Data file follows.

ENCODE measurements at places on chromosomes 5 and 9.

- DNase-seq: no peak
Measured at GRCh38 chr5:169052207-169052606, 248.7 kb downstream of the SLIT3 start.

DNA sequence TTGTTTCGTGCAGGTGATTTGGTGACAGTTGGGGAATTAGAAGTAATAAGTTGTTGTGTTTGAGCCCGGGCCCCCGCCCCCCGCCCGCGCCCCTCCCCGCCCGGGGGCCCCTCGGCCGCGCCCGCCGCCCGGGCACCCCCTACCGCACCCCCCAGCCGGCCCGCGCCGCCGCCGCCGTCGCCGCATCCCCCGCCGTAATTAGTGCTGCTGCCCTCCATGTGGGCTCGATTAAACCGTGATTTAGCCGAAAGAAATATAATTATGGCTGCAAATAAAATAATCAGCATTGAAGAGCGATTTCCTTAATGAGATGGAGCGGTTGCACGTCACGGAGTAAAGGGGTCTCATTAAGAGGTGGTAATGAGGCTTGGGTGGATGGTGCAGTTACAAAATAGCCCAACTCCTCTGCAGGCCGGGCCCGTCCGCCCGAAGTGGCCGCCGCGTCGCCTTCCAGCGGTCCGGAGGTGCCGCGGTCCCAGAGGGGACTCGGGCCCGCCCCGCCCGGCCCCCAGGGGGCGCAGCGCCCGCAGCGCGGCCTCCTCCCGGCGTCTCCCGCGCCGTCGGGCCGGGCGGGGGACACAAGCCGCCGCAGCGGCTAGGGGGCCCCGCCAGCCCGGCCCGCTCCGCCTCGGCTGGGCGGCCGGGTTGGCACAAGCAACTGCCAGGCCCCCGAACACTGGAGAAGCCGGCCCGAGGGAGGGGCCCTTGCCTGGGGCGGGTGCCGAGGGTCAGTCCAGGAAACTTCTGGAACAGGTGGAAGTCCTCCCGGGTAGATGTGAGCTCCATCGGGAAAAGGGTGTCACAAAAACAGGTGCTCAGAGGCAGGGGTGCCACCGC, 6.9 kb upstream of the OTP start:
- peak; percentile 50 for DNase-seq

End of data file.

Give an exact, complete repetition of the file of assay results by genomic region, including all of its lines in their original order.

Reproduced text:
ENCODE measurements at places on chromosomes 5 and 9.

- DNase-seq: no peak
Measured at GRCh38 chr5:169052207-169052606, 248.7 kb downstream of the SLIT3 start.

DNA sequence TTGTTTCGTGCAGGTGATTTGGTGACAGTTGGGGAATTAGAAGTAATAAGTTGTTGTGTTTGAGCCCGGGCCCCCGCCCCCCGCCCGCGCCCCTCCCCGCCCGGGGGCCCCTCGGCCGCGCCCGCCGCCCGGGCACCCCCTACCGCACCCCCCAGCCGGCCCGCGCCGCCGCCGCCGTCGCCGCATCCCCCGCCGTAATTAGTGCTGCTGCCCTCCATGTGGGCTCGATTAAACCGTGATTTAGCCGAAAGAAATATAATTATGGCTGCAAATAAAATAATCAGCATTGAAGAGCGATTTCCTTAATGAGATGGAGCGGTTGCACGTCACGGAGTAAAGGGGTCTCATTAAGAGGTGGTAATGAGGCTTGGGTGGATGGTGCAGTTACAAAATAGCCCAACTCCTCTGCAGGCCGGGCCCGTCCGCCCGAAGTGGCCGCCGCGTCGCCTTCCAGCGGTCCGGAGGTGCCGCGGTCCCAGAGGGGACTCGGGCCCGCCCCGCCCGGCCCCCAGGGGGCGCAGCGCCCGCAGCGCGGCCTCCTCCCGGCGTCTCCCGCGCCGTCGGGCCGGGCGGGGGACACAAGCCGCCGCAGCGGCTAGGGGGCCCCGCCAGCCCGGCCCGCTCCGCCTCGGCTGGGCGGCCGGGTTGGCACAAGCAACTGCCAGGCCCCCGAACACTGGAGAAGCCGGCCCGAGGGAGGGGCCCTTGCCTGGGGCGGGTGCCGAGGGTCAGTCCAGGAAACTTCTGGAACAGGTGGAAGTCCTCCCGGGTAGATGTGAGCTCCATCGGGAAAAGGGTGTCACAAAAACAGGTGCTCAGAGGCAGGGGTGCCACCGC, 6.9 kb upstream of the OTP start:
- peak; percentile 50 for DNase-seq